On their toes, literally

CONSERVATION

Tucked in the North-eastern state of Manipur is Loktak lake, home to a curious herd of deer. These mammals earn their distinction not just because they are found nowhere else in the world, but also because their home and natural habitat is a floating mass of vegetation on the lake, the Keibul Lamjao National Park (KLNP), the world’s only floating national park. But the deer are not happy anymore in their one-of-a-kind home.

Natural calamities and man-made devastations are rapidly changing the composition of the critical biomass, leaving the deer with little to live on. Chances are, the deer as well as their unique home, may sink into oblivion pretty soon.

Sangai deer of Manipur are known by many names, Eld’s deer, brow-antlered deer and the scientific name Cervus eldi eldi. But one name that indicates in the best way the species relationship with its home is the name dancing deer.

Balancing their hooves on the wobbly surface of the floating biomass called phumdies, these deer hop, skip and jump on the surface like graceful ballerinas. The deer were in fact declared extinct in 1951, but were rediscovered in this secluded location which necessitated declaring this reserve park area as a national park.

From a small herd of 14 in 1975, Sangai deer population was reportedly 155 in 1995, but dropped to 92 in 2008. It is a critically endangered species, according to IUCN, and even the slightest manmade errors can indeed send it rapidly back into the list of extinct animals.

It is not that Manipur does not take pride in the existence of this species. Sangai deer is the state animal. Much folklore too is woven around the animal; about how it was brought to its present home by a young prince who wished to gift the deer to his beloved. Tragedy struck when he found she was already married and thus released the deer on to the phumdies.

Ironically, what concerns environmentalists today is the modern-day tragedy that has affected the species. From global warming, pollution and poaching to threat from exotic species, the delicate phumdies are receding at an alarming rate and thus aggravating the threat to the deer’s existence.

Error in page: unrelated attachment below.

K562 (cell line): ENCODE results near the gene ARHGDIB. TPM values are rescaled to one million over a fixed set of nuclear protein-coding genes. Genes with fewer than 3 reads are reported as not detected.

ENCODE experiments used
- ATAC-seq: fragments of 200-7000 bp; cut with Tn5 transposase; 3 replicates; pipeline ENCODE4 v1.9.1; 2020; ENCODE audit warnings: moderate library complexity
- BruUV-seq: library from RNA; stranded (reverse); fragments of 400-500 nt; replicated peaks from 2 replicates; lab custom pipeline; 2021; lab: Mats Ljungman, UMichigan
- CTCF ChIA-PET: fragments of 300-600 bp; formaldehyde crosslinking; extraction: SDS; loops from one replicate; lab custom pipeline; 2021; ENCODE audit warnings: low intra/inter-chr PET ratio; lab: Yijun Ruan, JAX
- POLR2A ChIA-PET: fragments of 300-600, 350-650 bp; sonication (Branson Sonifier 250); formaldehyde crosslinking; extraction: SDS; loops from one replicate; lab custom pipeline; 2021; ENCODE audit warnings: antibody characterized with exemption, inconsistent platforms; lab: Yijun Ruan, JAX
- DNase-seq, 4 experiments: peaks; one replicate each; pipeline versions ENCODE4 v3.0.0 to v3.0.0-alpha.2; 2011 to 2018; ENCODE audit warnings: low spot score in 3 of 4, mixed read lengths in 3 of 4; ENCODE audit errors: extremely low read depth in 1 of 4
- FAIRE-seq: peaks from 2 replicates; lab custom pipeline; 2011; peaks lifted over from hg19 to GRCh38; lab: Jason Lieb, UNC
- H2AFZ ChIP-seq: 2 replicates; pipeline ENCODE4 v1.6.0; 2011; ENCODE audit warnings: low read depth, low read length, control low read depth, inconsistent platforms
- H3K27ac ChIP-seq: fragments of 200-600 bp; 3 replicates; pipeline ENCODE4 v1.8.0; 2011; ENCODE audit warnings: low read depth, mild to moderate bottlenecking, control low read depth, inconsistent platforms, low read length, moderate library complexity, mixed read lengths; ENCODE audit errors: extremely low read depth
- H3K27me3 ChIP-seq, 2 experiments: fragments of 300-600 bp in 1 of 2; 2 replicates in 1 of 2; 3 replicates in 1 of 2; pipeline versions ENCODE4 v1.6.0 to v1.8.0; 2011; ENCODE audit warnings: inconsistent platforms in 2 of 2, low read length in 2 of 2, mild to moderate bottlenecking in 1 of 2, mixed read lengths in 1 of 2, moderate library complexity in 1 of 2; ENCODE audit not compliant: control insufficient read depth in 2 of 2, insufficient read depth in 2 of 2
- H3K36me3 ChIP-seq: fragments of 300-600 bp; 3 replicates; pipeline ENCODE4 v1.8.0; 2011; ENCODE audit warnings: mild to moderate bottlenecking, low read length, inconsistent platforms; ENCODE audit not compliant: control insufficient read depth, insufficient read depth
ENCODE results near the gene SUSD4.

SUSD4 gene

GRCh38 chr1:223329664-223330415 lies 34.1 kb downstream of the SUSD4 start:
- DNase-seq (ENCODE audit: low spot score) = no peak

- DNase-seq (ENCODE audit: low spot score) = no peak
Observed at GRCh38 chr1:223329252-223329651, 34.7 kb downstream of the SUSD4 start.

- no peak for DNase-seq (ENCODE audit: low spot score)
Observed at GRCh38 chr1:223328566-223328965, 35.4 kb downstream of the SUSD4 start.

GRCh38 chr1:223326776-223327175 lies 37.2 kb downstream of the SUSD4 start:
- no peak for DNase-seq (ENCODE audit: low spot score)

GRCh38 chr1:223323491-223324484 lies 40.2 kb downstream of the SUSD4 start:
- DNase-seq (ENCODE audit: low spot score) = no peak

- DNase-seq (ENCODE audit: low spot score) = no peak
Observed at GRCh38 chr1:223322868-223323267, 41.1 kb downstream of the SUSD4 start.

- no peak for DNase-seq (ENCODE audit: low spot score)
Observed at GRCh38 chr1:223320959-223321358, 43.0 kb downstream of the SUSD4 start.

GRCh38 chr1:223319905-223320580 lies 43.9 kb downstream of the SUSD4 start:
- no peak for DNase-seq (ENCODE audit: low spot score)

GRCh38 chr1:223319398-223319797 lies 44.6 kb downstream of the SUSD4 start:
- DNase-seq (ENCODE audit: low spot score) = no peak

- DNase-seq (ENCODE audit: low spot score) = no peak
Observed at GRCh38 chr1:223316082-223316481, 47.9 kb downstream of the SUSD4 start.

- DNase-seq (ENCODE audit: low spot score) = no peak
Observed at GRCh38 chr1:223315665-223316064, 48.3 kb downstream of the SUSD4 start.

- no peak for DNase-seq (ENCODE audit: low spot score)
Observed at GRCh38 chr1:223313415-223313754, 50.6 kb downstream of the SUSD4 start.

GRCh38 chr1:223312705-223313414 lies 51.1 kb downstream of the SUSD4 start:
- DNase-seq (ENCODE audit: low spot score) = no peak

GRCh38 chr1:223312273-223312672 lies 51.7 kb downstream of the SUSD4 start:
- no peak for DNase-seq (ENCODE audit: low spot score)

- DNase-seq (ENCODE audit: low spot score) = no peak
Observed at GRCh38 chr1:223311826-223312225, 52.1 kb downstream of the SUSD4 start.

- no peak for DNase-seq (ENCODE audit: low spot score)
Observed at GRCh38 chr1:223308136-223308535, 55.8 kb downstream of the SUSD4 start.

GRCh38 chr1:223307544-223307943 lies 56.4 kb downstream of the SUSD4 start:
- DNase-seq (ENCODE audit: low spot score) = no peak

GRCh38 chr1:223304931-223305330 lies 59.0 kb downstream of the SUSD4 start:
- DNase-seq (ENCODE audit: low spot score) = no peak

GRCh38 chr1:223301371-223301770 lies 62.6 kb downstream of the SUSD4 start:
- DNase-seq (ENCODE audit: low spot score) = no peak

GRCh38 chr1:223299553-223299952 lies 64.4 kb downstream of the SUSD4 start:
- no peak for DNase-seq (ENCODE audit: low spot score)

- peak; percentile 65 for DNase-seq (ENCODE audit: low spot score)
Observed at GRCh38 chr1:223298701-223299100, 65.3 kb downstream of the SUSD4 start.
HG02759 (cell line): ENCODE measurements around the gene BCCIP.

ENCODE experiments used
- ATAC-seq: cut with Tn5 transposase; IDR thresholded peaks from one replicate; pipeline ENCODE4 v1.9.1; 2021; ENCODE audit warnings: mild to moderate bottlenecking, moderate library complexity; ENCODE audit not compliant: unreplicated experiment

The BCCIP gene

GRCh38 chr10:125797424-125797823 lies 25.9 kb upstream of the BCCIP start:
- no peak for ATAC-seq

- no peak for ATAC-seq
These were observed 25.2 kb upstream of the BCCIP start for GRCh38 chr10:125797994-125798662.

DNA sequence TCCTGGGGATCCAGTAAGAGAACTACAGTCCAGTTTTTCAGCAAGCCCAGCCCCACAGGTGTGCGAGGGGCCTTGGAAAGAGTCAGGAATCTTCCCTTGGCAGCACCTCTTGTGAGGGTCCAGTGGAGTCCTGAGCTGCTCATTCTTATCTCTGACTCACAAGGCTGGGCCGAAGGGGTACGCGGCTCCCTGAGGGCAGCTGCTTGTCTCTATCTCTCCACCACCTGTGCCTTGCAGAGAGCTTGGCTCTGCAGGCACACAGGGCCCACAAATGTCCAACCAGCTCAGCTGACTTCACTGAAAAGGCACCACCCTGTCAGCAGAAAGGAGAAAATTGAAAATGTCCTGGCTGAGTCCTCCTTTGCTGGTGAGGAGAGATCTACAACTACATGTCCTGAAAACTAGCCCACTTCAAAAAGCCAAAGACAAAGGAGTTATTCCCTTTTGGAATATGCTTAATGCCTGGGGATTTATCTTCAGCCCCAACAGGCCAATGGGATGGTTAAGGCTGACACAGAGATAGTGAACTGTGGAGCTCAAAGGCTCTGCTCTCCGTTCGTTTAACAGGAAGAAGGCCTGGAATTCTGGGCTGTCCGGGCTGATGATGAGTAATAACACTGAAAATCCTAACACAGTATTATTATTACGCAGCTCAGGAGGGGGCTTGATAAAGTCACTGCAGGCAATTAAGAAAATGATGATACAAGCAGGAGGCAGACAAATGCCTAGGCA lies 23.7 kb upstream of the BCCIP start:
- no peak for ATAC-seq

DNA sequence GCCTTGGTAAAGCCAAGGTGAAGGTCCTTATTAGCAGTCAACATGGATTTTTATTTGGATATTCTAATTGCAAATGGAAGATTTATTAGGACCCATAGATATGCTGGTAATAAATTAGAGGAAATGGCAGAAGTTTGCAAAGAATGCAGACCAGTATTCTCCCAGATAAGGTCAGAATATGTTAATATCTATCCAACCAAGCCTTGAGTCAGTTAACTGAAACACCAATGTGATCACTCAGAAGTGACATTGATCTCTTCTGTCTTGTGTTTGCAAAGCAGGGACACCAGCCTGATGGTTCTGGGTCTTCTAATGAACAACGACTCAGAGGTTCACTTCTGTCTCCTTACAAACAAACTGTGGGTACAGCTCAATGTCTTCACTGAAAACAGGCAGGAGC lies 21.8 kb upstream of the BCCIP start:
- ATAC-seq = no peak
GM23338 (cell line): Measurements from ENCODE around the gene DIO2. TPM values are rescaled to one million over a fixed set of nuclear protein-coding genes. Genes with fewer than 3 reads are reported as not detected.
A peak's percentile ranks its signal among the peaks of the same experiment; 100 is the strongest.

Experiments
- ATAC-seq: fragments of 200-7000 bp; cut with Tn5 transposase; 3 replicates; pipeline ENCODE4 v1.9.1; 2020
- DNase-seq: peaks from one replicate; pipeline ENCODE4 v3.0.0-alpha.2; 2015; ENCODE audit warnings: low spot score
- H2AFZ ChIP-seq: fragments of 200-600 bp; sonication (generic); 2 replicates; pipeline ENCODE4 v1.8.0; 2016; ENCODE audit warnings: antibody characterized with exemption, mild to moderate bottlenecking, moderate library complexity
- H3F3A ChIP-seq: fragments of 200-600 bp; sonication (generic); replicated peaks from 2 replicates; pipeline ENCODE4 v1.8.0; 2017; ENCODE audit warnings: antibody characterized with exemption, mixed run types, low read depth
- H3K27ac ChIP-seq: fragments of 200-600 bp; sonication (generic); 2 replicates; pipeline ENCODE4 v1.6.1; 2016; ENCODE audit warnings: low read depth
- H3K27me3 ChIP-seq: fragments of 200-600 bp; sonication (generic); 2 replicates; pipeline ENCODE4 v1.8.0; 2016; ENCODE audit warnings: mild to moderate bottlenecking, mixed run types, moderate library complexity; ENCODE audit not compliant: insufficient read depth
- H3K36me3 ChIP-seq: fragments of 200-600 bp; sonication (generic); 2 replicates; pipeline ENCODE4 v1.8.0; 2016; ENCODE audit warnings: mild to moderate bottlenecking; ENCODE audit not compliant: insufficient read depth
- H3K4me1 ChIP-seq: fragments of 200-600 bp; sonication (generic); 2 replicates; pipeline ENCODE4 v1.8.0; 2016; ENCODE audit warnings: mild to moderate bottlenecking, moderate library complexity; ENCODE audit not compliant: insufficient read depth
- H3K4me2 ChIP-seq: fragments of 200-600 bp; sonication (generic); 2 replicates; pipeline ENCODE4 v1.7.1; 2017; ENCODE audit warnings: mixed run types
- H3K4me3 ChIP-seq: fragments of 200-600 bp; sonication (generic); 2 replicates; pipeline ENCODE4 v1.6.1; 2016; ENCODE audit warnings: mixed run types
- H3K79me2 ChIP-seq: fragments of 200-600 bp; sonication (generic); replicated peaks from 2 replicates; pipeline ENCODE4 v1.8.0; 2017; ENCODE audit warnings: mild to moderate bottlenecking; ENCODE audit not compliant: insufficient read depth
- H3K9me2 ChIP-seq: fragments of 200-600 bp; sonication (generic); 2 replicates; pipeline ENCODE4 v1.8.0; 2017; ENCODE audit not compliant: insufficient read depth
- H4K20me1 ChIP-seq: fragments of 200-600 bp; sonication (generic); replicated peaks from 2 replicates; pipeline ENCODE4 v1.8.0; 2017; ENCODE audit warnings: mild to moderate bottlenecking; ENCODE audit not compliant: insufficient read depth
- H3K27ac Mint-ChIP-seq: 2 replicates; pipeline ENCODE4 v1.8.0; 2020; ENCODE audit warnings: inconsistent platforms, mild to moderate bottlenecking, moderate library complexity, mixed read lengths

Floating homes
Phumdi is a Manipuri word meaning floating mats of soil and vegetation. Scientifically, phumdis are a heterogeneous mass of soil, vegetation and organic matter in different stages of decay. Although there are many such phumdies on the Loktak lake, the largest among them is the Keibul Lamjao National Park.

Experts fear the size of the biomass has been decreasing over the last few years and its buoyancy and thickness too is getting reduced by the day. At many places, according to environmentalist R K Ranjan, phumdies have become less than one-metre thick and if a Sangai steps on this biomass, it will drown.

Manipur’s Deputy Conservator of Forests L Joykumar Singh says that because of the restricted movement of the deer, there are other problems that have increased. In-breeding within a herd has risen and competition with other wildlife for food in a particular area has increased too.

Shrinking habitat
The main reason for the declining swamps, according to biologists, is the hydrological changes in the eco-system which occurred after the water level in the lake was kept at a higher level for NHPC’s hydro-power project. “This increase in water levels has brought the phumdies farther away from the ground making it difficult to draw nutrients from the river bed and support vegetation,” N C Talukdar, Director of Institute of Bio-resources and Sustainable Development, says. Talukdar warns that global warming will further reduce the biomass as they will decompose quickly due to the heat.

Pollution is yet another problem for the deer. According to a report by Wetlands International, the inflow of pesticides, chemical fertilisers and domestic sewage is lowering the quality of the water of the lake complicating births and even giving rise to deformities among the deer.

Increasing human encroachment and poaching is cause for grave concern too. Another enemy of the species is the para grass, a species that was not earlier found in the area. The grass spreads very quickly leaving no space for the endemic plant species. Thus, the deer is also not getting enough supply of its staple food because of the invasive plant. “Para grass expands very quickly and prevents the growth of other plants. The species is invading fast and the more area it covers the less food will be left for Sangai,” warns Ranjan.

Technically, the world’s only floating national park is spread across 40 sq km, but the area deemed safe for the Sangai is only 9.5 sq km. Statistics therefore clearly point out that it will be really very easy to destroy the natural habitat and eventually kill this species of deer. What statistics also show conversely is that it is also relatively simple to protect, preserve and save this small piece of land. Simply put, unlike man-made changes that can be halted, if this unique ecosystem is lost once, it will be lost forever, taking with itself the last of the dancing deer.

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